Beyond these investment activities, provider organizations are retooling their workforces to support new value-based infrastructures. For example, Ascension Health, the largest U.S. nonprofit health system, assembled 300 employees to shape its continuing transition to value-based care. Providence St. Joseph Health, a large nonprofit system based in Washington state, tells HCTTF that it has allocated dozens of dedicated resources, such as nurse care managers, social workers, and psychiatrists, to support integrated care management and social/behavioral support throughout its physician practices. Organizations throughout the country have made similar investments, and openings for positions to plan, direct, and coordinate medical services are expected to grow much faster than average over the next decade. As the health care sector continues to evolve toward value, the demand for practitioners and professionals with expertise in strategy, data analytics, and care coordination will outpace and, in some instances replace, revenue cycle management roles typically held by individuals with traditional clinical and/or administrative backgrounds.

The Impact of Private Value-Based Contracting

Although providers still generate most of their revenue through fee-for-service arrangements, private payers are placing more emphasis on value-based contracting. Over the past 2 years, top private insurers have announced more than 184 provider value arrangements, such as an accountable care collaboration between Aetna and Mount Sinai Health Partners and an agreement with Fresenius Medical Care to participate in the Cigna Collaborative Care model for its dialysis services. Both providers and payers anticipate fee-for-service contracting will diminish significantly in the next several years. According to the 2016 survey cited above, payers see fee-for-service dropping from 52% to 35% over the course of 5 years, while providers see it shrinking from 55% to 39%.

Some hospital systems are taking direct control over both care improvement and risk by starting their own health plans and/or setting up joint venture agreements with established health plans. As of 2016, there were nearly 300 provider-sponsored health plans (PSHPs) in markets across the U.S., up from just over 100 in 2014. As of 2016, PSHPs made up 14% of the health insurance market. The rapid proliferation of PSHPs indicates a clear opportunity for capable providers to take the lead on integrated payment and delivery system reform.

How Much Are We Saving?

With so much time, money, and energy on the line, is value-based payment actually reducing waste in the system and generating returns? While it is still too early to predict the ultimate impact of these types of arrangements, we see some early clues in the savings from specific programs and institutions. For example:

  • The CMS Innovation Center’s Pioneer ACO program generated more than $405 million in gross Medicare savings relative to the benchmark during the course of its 5-year run.
  • California’s CalPERS program, a large retirement program for state employees, piloted a now-famous cost-sharing method called reference pricing that paid a fixed amount for certain procedures, with patients covering any additional costs. The program saved millions in health costs over 2 years and also pressured higher-priced facilities to lower prices significantly; for example, the number of California hospitals charging prices lower than the CalPERS reference rose from 46% in 2011 to 72% in 2015 for inpatient orthopedic surgery. The reference pricing program also encourages patients to use systems that are experienced in conducting certain procedures, and takes patient outcomes into account.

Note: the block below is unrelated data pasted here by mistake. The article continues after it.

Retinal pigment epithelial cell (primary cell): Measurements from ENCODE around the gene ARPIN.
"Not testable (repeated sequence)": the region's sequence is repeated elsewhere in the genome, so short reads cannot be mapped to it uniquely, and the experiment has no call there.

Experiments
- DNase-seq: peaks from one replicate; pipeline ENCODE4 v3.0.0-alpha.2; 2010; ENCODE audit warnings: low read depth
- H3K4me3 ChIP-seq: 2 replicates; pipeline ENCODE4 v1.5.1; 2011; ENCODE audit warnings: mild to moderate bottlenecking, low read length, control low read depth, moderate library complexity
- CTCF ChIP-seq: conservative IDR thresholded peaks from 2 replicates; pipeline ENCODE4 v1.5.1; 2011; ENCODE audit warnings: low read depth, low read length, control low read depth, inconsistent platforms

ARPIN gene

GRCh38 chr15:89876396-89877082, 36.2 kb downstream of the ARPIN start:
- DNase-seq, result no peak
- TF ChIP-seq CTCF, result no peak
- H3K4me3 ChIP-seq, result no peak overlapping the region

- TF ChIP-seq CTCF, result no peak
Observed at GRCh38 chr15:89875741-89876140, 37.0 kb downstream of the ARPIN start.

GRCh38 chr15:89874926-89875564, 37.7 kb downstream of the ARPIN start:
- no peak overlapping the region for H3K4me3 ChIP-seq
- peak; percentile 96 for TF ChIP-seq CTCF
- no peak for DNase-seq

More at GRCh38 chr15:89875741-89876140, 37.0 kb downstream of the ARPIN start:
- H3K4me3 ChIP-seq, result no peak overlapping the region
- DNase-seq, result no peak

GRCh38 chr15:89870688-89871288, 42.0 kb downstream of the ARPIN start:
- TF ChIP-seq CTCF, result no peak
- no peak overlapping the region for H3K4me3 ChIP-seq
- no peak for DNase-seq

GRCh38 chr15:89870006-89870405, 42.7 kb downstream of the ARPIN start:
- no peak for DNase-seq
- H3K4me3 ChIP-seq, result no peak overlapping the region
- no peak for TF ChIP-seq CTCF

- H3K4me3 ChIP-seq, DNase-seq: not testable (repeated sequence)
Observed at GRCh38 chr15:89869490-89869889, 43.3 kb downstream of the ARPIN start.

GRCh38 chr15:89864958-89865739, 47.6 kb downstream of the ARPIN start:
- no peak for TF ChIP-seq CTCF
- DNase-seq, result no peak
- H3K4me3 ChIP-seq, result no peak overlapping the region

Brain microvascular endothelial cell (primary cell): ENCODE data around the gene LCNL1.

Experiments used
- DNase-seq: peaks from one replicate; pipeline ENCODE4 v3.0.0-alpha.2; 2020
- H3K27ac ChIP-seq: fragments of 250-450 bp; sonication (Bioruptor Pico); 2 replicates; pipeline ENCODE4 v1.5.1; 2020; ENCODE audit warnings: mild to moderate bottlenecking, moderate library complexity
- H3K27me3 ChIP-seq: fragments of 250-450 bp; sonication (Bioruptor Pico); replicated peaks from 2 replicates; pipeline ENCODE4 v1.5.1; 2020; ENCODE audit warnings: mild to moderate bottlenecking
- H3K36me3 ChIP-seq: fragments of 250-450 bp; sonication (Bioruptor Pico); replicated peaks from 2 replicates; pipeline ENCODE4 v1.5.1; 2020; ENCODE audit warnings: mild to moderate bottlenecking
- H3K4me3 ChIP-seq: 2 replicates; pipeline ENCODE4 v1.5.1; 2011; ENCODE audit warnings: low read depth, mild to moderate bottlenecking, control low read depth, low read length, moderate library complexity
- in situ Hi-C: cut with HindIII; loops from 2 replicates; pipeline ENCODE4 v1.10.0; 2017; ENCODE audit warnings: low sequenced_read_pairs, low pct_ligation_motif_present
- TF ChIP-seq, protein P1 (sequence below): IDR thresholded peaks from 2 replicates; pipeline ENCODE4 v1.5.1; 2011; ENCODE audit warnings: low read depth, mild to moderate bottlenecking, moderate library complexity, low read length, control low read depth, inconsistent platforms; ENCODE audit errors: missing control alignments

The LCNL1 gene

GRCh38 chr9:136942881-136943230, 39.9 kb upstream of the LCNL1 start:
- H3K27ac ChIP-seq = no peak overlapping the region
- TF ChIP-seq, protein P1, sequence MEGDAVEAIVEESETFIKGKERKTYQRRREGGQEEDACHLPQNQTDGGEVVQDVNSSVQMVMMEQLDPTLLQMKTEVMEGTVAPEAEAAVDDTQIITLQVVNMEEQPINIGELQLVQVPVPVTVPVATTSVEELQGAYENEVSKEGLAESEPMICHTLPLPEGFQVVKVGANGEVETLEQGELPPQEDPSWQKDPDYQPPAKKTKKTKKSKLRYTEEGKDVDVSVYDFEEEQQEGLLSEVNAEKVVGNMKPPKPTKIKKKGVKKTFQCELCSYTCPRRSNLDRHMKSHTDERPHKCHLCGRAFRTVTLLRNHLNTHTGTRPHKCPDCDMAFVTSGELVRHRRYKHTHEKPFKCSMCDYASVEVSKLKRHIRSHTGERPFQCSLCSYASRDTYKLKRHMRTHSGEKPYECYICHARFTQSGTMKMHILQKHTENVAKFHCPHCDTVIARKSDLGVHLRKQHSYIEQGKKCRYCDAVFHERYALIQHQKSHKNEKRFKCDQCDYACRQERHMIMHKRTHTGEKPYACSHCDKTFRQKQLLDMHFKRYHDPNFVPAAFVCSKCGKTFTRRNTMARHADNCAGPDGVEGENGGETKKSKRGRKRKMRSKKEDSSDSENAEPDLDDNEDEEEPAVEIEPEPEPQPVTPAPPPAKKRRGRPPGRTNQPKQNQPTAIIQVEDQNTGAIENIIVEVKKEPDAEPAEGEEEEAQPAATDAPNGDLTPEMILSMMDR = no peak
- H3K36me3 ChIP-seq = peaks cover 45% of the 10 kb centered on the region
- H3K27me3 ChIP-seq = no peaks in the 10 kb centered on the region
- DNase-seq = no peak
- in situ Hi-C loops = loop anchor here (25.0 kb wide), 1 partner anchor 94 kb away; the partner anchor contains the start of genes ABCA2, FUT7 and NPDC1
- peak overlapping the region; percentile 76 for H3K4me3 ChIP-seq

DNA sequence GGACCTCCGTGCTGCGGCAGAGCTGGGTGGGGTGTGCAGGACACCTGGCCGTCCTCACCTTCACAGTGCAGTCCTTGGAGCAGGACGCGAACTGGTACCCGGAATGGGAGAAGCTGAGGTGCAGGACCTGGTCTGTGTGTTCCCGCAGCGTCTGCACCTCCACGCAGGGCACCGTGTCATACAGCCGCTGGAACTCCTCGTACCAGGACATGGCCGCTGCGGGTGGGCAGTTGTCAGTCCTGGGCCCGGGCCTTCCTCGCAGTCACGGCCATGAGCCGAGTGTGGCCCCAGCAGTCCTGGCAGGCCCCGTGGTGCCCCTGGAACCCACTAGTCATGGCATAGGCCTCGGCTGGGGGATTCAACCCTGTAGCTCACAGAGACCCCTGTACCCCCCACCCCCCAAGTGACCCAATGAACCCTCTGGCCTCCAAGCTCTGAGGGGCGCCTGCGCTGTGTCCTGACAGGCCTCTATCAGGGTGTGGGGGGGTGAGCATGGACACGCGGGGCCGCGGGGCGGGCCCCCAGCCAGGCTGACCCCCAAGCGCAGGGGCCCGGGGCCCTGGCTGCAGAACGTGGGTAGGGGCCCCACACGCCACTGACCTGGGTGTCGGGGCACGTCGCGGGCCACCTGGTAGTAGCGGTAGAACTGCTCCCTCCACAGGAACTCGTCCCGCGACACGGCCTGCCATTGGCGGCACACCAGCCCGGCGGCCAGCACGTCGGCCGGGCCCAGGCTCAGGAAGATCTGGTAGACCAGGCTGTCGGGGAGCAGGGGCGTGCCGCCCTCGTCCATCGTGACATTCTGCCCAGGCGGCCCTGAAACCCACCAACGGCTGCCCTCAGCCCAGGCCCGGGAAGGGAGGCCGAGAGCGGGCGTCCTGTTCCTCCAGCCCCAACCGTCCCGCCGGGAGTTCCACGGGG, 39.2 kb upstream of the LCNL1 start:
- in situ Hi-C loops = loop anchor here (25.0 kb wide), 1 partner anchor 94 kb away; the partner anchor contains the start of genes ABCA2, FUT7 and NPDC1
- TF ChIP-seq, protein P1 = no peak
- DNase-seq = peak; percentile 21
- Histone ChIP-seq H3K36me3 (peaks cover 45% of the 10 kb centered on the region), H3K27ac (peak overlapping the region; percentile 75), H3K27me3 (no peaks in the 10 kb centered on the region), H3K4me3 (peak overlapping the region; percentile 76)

• An estimated 87,000 fewer patients died in U.S. hospitals because of the reduction in hospital-acquired conditions (HACs), equating to $19.8 billion in savings between 2010 and 2014. In a pilot program to reduce HACs and preventable readmissions, Dignity Health estimated that it saved $60 million and impacted more than 16,000 patients. While some of these changes may have happened organically as hospitals improved safety measures, payment reform is widely considered a primary catalyst.
  • Trinity Health also realized cost savings of $120 million in its second half of fiscal year 2016, as a result of initiatives targeted at improving performance measures and reducing costs. Trinity is a Medicare ACO participant and holds a number of value-based contracts with private payers.

In the 2016 survey described previously, nearly half of ACO participants and larger hospital systems perceived the shift to value-based care as having a positive impact on their system’s profitability.  

Next Steps for Providers

With the U.S. health system in flux, many decision-makers are looking for guidance on how strongly to push forward on value-based reform. Should the federal government continue to work in tandem with the private sector to champion value-based payment? Will providers realize a return on their investments? Does value-driven care have a measurable impact on the economy?

Early evidence suggests that value-based payment and care delivery can transform our health care system, delivering both better health and better value for the money we spend on care. Providers should aggressively pursue adoption of new technology, changes in strategy and operations, and new contracting methods, to sustain and increase the momentum for this positive change.


Read “Economic Investment and the Journey to Health Care Value” — Part II: Health Care Payers and Part III: Health Care Purchasers.